“President Obama,” my grandson told me when I asked why he wasn’t eating lunch at school. “Actually, it was Michelle Obama,” his mother clarified.
It seems the new government incentive Healthy, Hunger-Free Kids Act, part of Michelle Obama’s Let’s Move campaign, has backfired in our part of the Florida. My grandkids are packing their lunches with glee to avoid the lunch line.
I wondered how “gross” it could be so I checked out the district cafeteria menu. This is what I could eat for lunch today – September 15. For an entrée I can choose between mini pancakes, sausage patty or ham & cheese melt sandwich. With that I can add pineapple tidbits, a tossed side salad and tater tots. Yuck.
On second thought, maybe today’s not a representative sample since tomorrow is an early release day. The cafeteria staff might be cleaning out the refrigerators. Uh oh. On next Tuesday, I can look forward to chicken nuggets, a wheat roll or the same ham & cheese melt sandwich. I can substitute green beans for tater tots.
Okay, maybe Tuesday is just a bad day. I’ll try Friday. Pepperoni pizza, cheese pizza or bean and beef burrito. Pair that with steamed carrots, tossed side salad and chilled mixed fruit. Yeah, right. Steamed carrots go great with pizza and burritos. In the words of my grandkids, “Disgusting.”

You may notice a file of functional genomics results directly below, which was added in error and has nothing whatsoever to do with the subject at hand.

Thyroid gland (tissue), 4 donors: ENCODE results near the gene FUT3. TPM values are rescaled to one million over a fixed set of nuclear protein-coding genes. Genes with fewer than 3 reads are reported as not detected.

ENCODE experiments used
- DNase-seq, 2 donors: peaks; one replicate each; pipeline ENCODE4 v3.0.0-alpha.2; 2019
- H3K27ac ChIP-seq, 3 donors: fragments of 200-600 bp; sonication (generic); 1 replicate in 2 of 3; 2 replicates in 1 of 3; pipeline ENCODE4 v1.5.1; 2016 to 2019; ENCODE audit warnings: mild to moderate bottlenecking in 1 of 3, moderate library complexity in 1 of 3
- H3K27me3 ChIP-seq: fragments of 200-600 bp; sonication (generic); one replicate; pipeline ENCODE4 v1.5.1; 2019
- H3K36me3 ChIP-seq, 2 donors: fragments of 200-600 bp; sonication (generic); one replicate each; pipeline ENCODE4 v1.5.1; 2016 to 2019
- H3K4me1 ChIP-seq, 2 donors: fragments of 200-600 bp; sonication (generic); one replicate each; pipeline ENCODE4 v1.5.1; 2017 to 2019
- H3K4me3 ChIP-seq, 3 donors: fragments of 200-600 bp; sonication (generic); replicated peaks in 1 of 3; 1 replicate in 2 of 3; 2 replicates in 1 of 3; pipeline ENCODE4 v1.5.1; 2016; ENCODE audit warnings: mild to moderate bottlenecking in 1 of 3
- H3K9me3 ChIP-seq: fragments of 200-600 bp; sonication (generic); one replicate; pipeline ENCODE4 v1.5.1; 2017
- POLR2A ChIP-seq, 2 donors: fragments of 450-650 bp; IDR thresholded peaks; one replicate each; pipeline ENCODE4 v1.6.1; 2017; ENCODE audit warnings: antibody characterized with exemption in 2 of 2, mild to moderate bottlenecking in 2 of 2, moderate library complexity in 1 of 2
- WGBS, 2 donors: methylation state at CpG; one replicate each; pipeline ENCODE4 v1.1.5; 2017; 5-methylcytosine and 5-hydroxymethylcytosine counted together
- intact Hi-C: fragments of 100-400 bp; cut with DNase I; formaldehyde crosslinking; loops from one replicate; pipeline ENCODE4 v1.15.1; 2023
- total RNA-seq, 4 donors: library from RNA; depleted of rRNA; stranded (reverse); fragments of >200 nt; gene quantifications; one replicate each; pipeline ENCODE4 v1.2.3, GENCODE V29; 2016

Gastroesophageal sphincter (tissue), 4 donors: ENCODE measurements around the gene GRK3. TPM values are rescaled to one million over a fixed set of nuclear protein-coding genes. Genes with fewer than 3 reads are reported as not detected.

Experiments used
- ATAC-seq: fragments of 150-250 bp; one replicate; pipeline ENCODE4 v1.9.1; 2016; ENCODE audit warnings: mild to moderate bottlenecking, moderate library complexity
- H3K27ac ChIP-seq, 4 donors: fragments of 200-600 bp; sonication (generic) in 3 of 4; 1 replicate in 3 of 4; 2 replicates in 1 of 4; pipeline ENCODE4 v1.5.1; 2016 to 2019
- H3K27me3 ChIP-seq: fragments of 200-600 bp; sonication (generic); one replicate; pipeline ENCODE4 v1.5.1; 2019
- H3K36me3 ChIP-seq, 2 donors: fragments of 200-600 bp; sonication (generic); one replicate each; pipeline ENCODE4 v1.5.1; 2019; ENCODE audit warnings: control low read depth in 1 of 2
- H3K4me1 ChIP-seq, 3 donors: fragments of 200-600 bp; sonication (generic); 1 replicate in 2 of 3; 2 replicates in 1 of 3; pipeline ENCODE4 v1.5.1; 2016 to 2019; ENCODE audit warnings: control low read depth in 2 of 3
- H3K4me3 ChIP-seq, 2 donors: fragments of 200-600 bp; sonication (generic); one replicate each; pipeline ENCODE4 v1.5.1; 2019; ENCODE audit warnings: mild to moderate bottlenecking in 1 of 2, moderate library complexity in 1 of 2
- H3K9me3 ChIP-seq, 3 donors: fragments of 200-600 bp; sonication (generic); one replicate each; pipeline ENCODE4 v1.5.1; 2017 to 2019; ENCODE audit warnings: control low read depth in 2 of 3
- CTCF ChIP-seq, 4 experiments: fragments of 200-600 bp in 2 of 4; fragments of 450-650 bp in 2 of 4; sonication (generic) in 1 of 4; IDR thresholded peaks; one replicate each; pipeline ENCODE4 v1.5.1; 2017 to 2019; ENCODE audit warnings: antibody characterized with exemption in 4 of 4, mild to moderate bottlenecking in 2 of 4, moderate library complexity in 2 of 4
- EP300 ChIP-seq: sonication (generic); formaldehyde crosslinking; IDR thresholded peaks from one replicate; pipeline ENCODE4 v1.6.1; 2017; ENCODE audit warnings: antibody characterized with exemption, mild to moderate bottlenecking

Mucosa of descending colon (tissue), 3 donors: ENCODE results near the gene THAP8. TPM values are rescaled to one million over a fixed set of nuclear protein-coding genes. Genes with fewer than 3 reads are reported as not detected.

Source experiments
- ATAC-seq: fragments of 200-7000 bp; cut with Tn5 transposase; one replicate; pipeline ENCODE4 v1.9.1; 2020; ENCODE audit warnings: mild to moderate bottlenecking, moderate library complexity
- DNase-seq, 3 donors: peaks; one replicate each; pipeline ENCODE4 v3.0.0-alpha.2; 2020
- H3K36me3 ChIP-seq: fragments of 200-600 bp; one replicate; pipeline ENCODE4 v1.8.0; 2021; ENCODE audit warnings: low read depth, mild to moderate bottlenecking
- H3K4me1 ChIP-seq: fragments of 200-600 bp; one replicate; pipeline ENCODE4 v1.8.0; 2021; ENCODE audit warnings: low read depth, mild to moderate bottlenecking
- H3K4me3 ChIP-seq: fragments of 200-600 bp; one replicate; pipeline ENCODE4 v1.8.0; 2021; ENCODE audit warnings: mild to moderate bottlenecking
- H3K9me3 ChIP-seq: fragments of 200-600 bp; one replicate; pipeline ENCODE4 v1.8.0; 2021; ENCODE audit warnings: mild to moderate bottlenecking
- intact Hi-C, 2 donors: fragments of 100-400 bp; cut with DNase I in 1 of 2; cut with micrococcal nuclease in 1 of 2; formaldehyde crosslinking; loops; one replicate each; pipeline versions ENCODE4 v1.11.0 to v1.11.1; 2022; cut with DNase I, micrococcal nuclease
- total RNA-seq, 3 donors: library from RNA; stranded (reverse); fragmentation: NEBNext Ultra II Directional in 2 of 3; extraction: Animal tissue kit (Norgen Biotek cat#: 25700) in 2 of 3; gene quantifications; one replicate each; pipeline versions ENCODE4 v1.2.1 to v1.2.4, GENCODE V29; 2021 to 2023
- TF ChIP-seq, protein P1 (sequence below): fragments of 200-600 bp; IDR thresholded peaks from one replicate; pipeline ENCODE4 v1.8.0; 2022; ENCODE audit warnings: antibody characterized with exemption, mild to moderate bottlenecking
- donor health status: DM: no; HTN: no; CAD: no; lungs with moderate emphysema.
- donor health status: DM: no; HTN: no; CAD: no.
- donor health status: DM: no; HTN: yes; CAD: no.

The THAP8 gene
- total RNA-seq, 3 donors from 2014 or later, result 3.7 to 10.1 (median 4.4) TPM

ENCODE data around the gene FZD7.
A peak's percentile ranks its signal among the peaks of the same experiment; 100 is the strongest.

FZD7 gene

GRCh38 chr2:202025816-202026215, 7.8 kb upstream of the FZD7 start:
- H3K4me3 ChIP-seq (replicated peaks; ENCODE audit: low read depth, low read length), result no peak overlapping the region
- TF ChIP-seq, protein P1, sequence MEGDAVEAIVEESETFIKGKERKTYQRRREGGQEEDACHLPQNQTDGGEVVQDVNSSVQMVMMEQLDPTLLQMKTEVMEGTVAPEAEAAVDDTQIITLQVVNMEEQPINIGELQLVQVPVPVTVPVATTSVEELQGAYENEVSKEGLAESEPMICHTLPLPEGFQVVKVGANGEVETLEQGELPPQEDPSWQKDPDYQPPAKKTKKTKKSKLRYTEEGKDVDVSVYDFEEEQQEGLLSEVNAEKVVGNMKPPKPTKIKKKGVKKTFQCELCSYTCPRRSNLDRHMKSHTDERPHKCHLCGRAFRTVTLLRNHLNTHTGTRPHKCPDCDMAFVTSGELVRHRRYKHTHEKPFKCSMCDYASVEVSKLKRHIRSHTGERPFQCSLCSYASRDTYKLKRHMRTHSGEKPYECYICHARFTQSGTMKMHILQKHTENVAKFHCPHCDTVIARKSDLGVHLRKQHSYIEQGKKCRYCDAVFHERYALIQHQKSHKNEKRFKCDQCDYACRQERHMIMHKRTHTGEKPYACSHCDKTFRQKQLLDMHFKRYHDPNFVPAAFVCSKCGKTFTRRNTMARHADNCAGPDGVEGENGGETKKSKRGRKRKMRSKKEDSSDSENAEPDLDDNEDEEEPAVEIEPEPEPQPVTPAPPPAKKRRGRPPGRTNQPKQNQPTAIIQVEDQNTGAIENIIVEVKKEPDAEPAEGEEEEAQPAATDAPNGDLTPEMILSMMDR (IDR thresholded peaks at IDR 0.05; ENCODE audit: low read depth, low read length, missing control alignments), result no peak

As for healthy, the ham & cheese melt has a whopping 1545 mg of sodium. Dietary Guidelines for Americans recommends limiting sodium to less than 2,300 mg a day for those under 51. That’s more than half a day’s allowance in one sandwich. But, hey, that wheat roll meets the whole grain guideline.
To be fair, I checked on the breakfast menu. It sounds tastier and choices seem healthier, except for the steak biscuit with 444 calories. Calorie wise, kids are better off selecting a muffin or cinnamon roll – but is that teaching healthy eating habits? I think not.
British chef Jamie Oliver tried to help the Los Angeles, California, school food providers with his Food Revolution but was booted out. I wish he’d come back to America and give it a try here. In Florida there’s an interest in young chefs preparing fresh and healthy food. Maybe if we turn the school menus over to the kids cooking in Florida’s Department of Agriculture and Consumer Affairs Student Chef Cookoff, my grandkids would eat lunch at school. Click to see the kids’ video.
Honestly, with 21 per cent of the students in my area on free and reduced lunch, we need to do better or we won’t have a healthy future here in Florida. It is possible to work within the federal guidelines and make our kids both happy and healthy.
How about starting with a big pot of red beans and rice, fresh vegetable soup or chicken gumbo and a fresh salad and fruit buffet? Oh yeah, and a whole wheat roll.